Friday, September 21, 2012 ... Français/Deutsch/Español/Česky/Japanese/Related posts from blogosphere

German biogeochemistry postdoc proposes to extinguish the "unsustainable" Sun

Nathaniel Virgo (SE) is a postdoc at the Max Planck Institute for Biochemistry in Jena. His DPhil was about the effect of limited energy supply on organisms. You may see lots of similar "conventional physics" topics that are always "tainted by the environmentalist ideology" a little bit.



Two hours ago, he asked a question at the Physics Stack Exchange that made me LOL. He has already made all the important general plans and only asks the physics users to help him with a technical detail. So his question is:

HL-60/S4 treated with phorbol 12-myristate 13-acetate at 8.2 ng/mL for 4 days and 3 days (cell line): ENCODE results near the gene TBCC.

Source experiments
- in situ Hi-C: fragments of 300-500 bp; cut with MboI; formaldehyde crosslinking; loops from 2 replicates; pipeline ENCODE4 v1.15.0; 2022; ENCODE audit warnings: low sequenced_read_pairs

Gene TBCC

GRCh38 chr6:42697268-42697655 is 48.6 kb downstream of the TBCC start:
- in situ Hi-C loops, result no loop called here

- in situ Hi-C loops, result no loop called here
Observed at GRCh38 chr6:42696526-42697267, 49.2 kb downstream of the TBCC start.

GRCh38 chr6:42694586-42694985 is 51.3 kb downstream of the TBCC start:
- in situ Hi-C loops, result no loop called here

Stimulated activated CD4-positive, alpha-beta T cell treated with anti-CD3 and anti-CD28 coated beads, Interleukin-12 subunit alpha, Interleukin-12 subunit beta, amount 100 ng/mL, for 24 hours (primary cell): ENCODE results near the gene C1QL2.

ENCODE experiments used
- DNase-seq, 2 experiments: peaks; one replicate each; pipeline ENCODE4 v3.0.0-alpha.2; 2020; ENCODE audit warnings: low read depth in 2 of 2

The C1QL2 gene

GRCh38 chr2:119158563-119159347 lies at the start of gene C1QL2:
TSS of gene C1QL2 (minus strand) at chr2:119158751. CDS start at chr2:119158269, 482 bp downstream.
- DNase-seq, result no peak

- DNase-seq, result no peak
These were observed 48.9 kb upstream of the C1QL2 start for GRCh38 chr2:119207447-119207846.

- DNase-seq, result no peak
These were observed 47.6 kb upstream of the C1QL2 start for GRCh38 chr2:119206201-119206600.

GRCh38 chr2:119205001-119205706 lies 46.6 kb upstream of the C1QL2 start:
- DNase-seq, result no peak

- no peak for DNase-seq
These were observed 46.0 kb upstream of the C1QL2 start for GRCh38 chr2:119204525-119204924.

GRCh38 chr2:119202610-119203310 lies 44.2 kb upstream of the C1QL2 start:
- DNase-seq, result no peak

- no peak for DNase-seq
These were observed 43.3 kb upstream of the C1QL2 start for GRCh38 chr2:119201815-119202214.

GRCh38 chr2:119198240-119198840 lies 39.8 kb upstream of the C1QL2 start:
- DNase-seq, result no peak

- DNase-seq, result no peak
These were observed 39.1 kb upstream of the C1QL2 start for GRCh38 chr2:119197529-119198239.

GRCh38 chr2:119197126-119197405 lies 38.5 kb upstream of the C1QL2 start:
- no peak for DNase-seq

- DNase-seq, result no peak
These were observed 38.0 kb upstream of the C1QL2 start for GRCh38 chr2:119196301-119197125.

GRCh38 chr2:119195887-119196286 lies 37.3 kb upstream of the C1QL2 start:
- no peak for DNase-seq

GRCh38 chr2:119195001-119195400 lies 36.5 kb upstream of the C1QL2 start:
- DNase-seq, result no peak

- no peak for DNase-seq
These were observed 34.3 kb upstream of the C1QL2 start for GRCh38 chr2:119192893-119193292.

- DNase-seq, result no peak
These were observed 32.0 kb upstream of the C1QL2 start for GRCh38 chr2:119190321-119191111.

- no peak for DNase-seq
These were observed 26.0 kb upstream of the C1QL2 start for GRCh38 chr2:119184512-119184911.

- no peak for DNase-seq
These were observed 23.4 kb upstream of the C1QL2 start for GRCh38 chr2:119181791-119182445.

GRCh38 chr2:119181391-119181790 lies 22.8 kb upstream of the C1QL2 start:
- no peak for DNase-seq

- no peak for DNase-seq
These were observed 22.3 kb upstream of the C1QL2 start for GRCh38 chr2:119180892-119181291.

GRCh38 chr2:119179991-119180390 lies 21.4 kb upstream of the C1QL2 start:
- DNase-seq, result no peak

What is the easiest way to stop a star?

No kidding. You're going to learn something about the mainstream science at the mainstream scientific institutes that do research into Earth sciences. ;-)


-->

What is the easiest way to stop a star?

I'm concerned that the stars are using up hydrogen nuclei at an unsustainable rate. If I was a sufficiently advanced civilisation I might want to do something about this, so that the hydrogen could be burnt in fusion reactors instead. That way, a much higher proportion of the available energy could be put to some use before it eventually becomes thermal radiation.

So my questions are: